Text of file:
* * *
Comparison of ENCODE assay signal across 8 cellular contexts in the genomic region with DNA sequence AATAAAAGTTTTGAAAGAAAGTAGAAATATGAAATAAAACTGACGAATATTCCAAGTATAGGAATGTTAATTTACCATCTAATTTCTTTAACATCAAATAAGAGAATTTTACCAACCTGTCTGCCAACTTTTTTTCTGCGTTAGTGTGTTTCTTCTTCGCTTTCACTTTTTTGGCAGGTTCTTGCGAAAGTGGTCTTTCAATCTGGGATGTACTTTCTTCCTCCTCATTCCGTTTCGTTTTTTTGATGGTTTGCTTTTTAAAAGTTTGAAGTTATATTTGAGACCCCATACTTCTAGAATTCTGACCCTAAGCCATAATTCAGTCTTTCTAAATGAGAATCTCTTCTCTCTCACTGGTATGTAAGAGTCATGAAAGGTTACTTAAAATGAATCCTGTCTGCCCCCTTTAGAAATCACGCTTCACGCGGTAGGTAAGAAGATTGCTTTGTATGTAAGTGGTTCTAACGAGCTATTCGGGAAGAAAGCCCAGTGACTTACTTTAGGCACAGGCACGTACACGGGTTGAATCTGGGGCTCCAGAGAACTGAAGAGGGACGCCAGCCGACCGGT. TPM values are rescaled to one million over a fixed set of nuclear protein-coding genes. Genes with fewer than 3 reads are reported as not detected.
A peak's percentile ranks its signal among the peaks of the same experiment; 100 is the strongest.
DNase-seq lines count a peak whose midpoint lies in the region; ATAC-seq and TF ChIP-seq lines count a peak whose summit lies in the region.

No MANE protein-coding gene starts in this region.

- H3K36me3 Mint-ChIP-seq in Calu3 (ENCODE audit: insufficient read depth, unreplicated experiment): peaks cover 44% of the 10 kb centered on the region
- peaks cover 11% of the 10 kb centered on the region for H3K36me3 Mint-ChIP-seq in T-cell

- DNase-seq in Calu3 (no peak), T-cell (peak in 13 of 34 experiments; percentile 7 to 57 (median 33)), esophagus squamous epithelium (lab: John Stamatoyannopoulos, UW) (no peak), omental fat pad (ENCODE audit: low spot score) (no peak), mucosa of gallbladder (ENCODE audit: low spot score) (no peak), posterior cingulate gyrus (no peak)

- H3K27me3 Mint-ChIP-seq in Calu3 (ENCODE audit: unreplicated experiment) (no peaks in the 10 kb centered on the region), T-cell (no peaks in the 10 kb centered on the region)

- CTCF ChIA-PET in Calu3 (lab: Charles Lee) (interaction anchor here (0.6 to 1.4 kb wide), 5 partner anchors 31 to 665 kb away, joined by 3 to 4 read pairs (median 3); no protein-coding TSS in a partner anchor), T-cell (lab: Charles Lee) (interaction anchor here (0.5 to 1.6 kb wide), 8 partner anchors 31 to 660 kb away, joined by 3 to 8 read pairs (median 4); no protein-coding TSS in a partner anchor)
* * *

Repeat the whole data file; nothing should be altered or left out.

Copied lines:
Comparison of ENCODE assay signal across 8 cellular contexts in the genomic region with DNA sequence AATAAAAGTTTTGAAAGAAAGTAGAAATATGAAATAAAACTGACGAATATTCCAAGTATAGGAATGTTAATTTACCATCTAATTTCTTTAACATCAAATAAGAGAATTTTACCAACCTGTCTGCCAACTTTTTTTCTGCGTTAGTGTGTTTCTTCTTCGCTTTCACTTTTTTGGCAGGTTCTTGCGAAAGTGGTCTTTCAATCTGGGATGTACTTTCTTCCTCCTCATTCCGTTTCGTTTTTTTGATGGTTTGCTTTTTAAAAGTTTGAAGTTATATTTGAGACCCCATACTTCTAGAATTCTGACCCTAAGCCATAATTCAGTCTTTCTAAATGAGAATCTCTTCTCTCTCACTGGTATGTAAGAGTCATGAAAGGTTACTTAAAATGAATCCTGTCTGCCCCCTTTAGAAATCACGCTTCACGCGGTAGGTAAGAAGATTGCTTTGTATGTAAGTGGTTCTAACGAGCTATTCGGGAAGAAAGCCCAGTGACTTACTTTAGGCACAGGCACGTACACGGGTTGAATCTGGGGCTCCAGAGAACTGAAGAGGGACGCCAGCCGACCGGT. TPM values are rescaled to one million over a fixed set of nuclear protein-coding genes. Genes with fewer than 3 reads are reported as not detected.
A peak's percentile ranks its signal among the peaks of the same experiment; 100 is the strongest.
DNase-seq lines count a peak whose midpoint lies in the region; ATAC-seq and TF ChIP-seq lines count a peak whose summit lies in the region.

No MANE protein-coding gene starts in this region.

- H3K36me3 Mint-ChIP-seq in Calu3 (ENCODE audit: insufficient read depth, unreplicated experiment): peaks cover 44% of the 10 kb centered on the region
- peaks cover 11% of the 10 kb centered on the region for H3K36me3 Mint-ChIP-seq in T-cell

- DNase-seq in Calu3 (no peak), T-cell (peak in 13 of 34 experiments; percentile 7 to 57 (median 33)), esophagus squamous epithelium (lab: John Stamatoyannopoulos, UW) (no peak), omental fat pad (ENCODE audit: low spot score) (no peak), mucosa of gallbladder (ENCODE audit: low spot score) (no peak), posterior cingulate gyrus (no peak)

- H3K27me3 Mint-ChIP-seq in Calu3 (ENCODE audit: unreplicated experiment) (no peaks in the 10 kb centered on the region), T-cell (no peaks in the 10 kb centered on the region)

- CTCF ChIA-PET in Calu3 (lab: Charles Lee) (interaction anchor here (0.6 to 1.4 kb wide), 5 partner anchors 31 to 665 kb away, joined by 3 to 4 read pairs (median 3); no protein-coding TSS in a partner anchor), T-cell (lab: Charles Lee) (interaction anchor here (0.5 to 1.6 kb wide), 8 partner anchors 31 to 660 kb away, joined by 3 to 8 read pairs (median 4); no protein-coding TSS in a partner anchor)